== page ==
John Stonestreet Van Meter

John Stonestreet Van Meter died on March 8, 1904 of heart trouble at 23 W. 93d St., New York, NY, wife and son at bedside, funeral services at First Presbyterian Church, Lexington, on Friday at 11:00 a.m.; heart trouble resulted from a prolonged illness which originated while serving in pastorate at Second Church, Paris Kentucky in summer, 1903; while in Paris, taken ill of inflammatory rheumatism, which disease he had contracted in the Confederate army, and had suffered from intermittently since; had been taken to Good Samaritan Hospital, remained a month and developed the heart trouble; was born in September 1846 in Fayette County on the Bryan Station pike, the son of Solomon and Elizabeth Stonestreet VanMeter; at the age of sixteen, entered the Confederate army, serving through the war as a member of Company E, Eighth Kentucky Cavalry; at
the end of the war, enrolled in and graduated from Washington & Lee University; read law with his cousin, John I. VanMeter at Chillicothe, Ohio; married Miss Lizzie Yerkes, daughter of Dr. Stephen Yerkes of Danville, KY, only son, John [sic] Yerkes VanMeter; elected Fayette County Attorney; while holding office decided to study for the Presbyterian ministry, gave up office and practice, attended the Theological Seminary at Danville, and later graduated from the Theological Seminary at Princeton, NJ; first charge was Cynthiana for three years, then Hot Springs, AR, seven years, then Richmond and Clinton, MO for several years, Los Angeles, CA for one year (where he went on account of his wife's health), for past two years had been living in New York, NY where son was attending Belleview College of Medicine; was one of seven surviving Fayette County Attorneys, while in Lexington last year, the seven had their picture taken in a group
which was published in the Morning Herald, with sketches of each (Col. W. C. P. Breckenridge, Judge J. Soule Smith, Steven G. Sharpe, John R. Allen, John Stonestreet VanMeter, and Hon W. P. Kimball); other survivors, sister, Mrs. W. D. Nicholas of 440 W. Fourth [sic] St., Lexington, three half-brothers, Messrs. Solomon, Ike, and Prewitt VanMeter, and half-sister, Mrs. Lucy H. Kerr, Fulton. MO; was a Knight Templar, and the funeral will be held with Masonic honors.

From: Lexington Herald, p. 1, Wednesday, March 9, 1904.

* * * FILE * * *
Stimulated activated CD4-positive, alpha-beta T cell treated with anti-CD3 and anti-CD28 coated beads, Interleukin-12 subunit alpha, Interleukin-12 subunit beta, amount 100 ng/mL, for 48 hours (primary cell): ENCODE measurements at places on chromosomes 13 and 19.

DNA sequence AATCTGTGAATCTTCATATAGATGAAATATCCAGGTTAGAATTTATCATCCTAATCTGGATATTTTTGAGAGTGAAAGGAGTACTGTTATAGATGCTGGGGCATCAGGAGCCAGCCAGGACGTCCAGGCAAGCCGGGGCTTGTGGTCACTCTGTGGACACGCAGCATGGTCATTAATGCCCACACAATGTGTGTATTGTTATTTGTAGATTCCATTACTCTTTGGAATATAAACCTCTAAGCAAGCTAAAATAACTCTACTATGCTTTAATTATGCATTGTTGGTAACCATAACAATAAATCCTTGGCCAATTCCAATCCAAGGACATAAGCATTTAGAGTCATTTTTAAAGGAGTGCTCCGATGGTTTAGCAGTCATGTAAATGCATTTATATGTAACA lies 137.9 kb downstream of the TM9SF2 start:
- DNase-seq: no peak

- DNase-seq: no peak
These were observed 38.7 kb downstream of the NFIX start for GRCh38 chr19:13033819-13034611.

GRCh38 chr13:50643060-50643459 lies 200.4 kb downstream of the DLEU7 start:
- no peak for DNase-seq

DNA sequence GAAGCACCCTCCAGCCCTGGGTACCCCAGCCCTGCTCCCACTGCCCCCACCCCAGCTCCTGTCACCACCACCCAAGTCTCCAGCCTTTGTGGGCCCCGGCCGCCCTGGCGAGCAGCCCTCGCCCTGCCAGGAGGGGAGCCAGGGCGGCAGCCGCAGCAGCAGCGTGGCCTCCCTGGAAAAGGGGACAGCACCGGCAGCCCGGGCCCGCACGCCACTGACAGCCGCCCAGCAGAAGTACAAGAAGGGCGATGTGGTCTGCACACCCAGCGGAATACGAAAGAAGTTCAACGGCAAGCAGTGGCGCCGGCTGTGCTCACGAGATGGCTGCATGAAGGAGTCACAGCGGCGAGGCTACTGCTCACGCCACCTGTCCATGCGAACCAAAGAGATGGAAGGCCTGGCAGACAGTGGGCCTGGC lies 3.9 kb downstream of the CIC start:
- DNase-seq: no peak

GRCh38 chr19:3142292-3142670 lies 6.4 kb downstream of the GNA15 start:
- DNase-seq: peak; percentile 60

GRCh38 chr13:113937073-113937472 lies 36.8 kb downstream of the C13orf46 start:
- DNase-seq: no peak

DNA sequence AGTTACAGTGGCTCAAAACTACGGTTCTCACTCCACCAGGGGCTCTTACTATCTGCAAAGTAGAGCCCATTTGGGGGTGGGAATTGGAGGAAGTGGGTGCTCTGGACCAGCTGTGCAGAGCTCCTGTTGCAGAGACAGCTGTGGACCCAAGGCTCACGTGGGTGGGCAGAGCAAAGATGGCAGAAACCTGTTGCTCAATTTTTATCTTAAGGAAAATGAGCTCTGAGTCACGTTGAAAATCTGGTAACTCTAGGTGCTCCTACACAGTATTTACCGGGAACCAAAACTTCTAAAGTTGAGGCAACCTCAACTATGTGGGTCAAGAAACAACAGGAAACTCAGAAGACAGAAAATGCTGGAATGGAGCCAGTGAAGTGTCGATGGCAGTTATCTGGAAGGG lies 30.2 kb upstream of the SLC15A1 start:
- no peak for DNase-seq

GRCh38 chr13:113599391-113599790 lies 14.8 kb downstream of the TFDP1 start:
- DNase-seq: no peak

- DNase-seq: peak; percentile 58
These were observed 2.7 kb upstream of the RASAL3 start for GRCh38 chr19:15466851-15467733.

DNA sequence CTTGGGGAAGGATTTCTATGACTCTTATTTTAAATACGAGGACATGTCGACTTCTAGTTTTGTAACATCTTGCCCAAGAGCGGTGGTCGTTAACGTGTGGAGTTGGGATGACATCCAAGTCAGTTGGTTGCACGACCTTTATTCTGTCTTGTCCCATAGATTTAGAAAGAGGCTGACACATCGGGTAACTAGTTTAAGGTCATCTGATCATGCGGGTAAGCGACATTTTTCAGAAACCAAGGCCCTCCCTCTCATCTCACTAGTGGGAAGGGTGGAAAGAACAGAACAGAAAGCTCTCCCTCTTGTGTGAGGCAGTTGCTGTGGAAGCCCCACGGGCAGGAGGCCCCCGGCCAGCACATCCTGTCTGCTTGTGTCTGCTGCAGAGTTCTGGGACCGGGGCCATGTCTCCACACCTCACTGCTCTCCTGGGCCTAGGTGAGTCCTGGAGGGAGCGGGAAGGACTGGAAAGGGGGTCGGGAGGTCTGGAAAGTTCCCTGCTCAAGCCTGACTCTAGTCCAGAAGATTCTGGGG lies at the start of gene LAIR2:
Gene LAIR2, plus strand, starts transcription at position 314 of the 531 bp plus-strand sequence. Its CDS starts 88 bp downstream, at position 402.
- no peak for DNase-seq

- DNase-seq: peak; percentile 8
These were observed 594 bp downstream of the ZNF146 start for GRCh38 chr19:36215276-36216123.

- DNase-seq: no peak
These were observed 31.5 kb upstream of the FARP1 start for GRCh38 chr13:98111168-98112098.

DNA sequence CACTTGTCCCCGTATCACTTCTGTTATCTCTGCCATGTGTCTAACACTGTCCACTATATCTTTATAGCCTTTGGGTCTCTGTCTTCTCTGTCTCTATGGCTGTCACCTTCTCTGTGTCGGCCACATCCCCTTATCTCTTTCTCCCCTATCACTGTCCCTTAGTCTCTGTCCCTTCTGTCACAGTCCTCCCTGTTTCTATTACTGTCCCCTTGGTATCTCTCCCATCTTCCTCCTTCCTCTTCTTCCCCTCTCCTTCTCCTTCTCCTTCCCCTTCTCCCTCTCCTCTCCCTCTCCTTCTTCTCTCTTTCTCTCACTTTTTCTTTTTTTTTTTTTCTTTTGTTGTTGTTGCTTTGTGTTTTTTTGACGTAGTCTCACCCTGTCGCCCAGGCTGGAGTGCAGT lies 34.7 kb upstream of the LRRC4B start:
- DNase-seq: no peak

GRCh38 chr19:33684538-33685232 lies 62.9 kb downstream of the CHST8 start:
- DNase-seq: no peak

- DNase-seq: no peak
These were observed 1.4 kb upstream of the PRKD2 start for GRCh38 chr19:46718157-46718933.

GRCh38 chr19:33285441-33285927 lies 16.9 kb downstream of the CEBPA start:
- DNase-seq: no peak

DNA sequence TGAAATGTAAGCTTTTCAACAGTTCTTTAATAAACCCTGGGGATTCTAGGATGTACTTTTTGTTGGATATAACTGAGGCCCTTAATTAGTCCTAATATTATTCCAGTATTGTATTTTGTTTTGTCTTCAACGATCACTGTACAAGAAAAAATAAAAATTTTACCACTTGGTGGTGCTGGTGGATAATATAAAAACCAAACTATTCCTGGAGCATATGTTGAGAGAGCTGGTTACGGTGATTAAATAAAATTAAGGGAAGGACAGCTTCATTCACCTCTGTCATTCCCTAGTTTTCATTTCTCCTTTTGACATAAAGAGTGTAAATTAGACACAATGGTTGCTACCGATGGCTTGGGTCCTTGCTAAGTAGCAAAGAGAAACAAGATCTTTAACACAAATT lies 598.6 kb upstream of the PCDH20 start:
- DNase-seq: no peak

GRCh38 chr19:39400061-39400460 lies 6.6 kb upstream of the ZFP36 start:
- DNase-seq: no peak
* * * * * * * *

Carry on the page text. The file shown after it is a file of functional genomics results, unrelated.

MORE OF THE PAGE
Death has been gentle and very kind to the Confederates, but as they grow old, with this kindness, death removes them from this world of work where old age is at a
disadvantage, and crowns them with the eternal crown of immortality, and their ranks become thinner every day. On yesterday two Kentucky Confederates, who had worthily won success in eminent professions, laid down the burdens of this life-- one a successful physician in Sherman, Texas; the other a beloved Presbyterian preacher in the city of New
York. Each had been a resident of Fayette, each belonged to large and widely scattered Kentucky families and each was born in this favored Blue Grass country. On yesterday Mrs. W. C. P. Breckinridge received a dispatch that her brother, Dr. John Orlando Scott, had died that morning in Sherman, the city of his residence for over a quarter of a century, from an operation performed the day before; yesterday afternoon Mrs. William D. Nicholas received a dispatch that her brother, Rev. John Stonestreet VanMeter, had died in New York of disease of the heart.
. . .

When a lad of about sixteen, Stonestreet VanMeter-- as he was then called-- enlisted in the Confederate service in our command; after the organization of the regiment of Col. Roy Cluke, he asked to be transferred to that regiment, and to a company made up of his friends and neighbors. After the war he studied law, and settled in this city, and was elected County Attorney. He had married the youngest daughter of Rev. Dr. Yerkes, who had been one of the Professors of Transylvania when the writer was a student there. Joining the Presbyterian Church, he was convinced that it was his duty to preach, and with the same devotion to what he believed was his duty that he exhibited when he entered the Confederate army, he gave up his chosen profession, resigned his office as County Attorney and faithfully devoted himself to the laborious task of fitting himself for the ministry in accordance with the custom and demand of the Presbyterian Church. He